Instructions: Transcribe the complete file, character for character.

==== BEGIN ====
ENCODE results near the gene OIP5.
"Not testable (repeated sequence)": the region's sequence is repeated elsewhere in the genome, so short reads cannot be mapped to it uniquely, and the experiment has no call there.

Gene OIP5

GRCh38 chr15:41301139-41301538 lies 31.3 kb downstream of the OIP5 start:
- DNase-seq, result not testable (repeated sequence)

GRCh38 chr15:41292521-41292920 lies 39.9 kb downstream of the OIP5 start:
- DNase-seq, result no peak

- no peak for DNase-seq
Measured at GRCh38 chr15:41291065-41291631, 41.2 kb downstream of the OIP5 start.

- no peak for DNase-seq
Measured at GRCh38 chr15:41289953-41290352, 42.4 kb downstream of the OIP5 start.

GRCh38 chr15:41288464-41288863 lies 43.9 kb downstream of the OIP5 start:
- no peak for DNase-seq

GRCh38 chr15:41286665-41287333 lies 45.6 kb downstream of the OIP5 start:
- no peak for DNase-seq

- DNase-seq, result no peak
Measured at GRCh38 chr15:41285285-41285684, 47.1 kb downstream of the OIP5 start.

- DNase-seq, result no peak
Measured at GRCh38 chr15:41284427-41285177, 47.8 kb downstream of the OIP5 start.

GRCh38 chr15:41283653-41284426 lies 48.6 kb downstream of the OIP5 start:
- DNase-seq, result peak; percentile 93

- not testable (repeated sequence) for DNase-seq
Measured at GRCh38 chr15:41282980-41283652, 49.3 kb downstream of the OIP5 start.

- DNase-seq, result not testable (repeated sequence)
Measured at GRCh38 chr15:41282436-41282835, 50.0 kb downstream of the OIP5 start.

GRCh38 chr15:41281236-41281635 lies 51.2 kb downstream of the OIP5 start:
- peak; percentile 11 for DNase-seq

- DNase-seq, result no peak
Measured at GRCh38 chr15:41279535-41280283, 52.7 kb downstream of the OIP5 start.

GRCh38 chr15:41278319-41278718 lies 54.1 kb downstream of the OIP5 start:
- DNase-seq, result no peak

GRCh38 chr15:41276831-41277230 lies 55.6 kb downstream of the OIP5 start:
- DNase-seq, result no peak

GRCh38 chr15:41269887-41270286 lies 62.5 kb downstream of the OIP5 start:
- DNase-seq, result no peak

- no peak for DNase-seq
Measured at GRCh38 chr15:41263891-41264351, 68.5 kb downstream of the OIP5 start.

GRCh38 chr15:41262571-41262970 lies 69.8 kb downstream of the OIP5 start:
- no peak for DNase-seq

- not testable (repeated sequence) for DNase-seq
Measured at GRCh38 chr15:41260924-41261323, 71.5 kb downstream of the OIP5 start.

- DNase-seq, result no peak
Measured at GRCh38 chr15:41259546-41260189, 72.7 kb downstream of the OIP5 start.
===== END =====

ENCODE results near the gene OIP5.
"Not testable (repeated sequence)": the region's sequence is repeated elsewhere in the genome, so short reads cannot be mapped to it uniquely, and the experiment has no call there.

Gene OIP5

GRCh38 chr15:41301139-41301538 lies 31.3 kb downstream of the OIP5 start:
- DNase-seq, result not testable (repeated sequence)

GRCh38 chr15:41292521-41292920 lies 39.9 kb downstream of the OIP5 start:
- DNase-seq, result no peak

- no peak for DNase-seq
Measured at GRCh38 chr15:41291065-41291631, 41.2 kb downstream of the OIP5 start.

- no peak for DNase-seq
Measured at GRCh38 chr15:41289953-41290352, 42.4 kb downstream of the OIP5 start.

GRCh38 chr15:41288464-41288863 lies 43.9 kb downstream of the OIP5 start:
- no peak for DNase-seq

GRCh38 chr15:41286665-41287333 lies 45.6 kb downstream of the OIP5 start:
- no peak for DNase-seq

- DNase-seq, result no peak
Measured at GRCh38 chr15:41285285-41285684, 47.1 kb downstream of the OIP5 start.

- DNase-seq, result no peak
Measured at GRCh38 chr15:41284427-41285177, 47.8 kb downstream of the OIP5 start.

GRCh38 chr15:41283653-41284426 lies 48.6 kb downstream of the OIP5 start:
- DNase-seq, result peak; percentile 93

- not testable (repeated sequence) for DNase-seq
Measured at GRCh38 chr15:41282980-41283652, 49.3 kb downstream of the OIP5 start.

- DNase-seq, result not testable (repeated sequence)
Measured at GRCh38 chr15:41282436-41282835, 50.0 kb downstream of the OIP5 start.

GRCh38 chr15:41281236-41281635 lies 51.2 kb downstream of the OIP5 start:
- peak; percentile 11 for DNase-seq

- DNase-seq, result no peak
Measured at GRCh38 chr15:41279535-41280283, 52.7 kb downstream of the OIP5 start.

GRCh38 chr15:41278319-41278718 lies 54.1 kb downstream of the OIP5 start:
- DNase-seq, result no peak

GRCh38 chr15:41276831-41277230 lies 55.6 kb downstream of the OIP5 start:
- DNase-seq, result no peak

GRCh38 chr15:41269887-41270286 lies 62.5 kb downstream of the OIP5 start:
- DNase-seq, result no peak

- no peak for DNase-seq
Measured at GRCh38 chr15:41263891-41264351, 68.5 kb downstream of the OIP5 start.

GRCh38 chr15:41262571-41262970 lies 69.8 kb downstream of the OIP5 start:
- no peak for DNase-seq

- not testable (repeated sequence) for DNase-seq
Measured at GRCh38 chr15:41260924-41261323, 71.5 kb downstream of the OIP5 start.

- DNase-seq, result no peak
Measured at GRCh38 chr15:41259546-41260189, 72.7 kb downstream of the OIP5 start.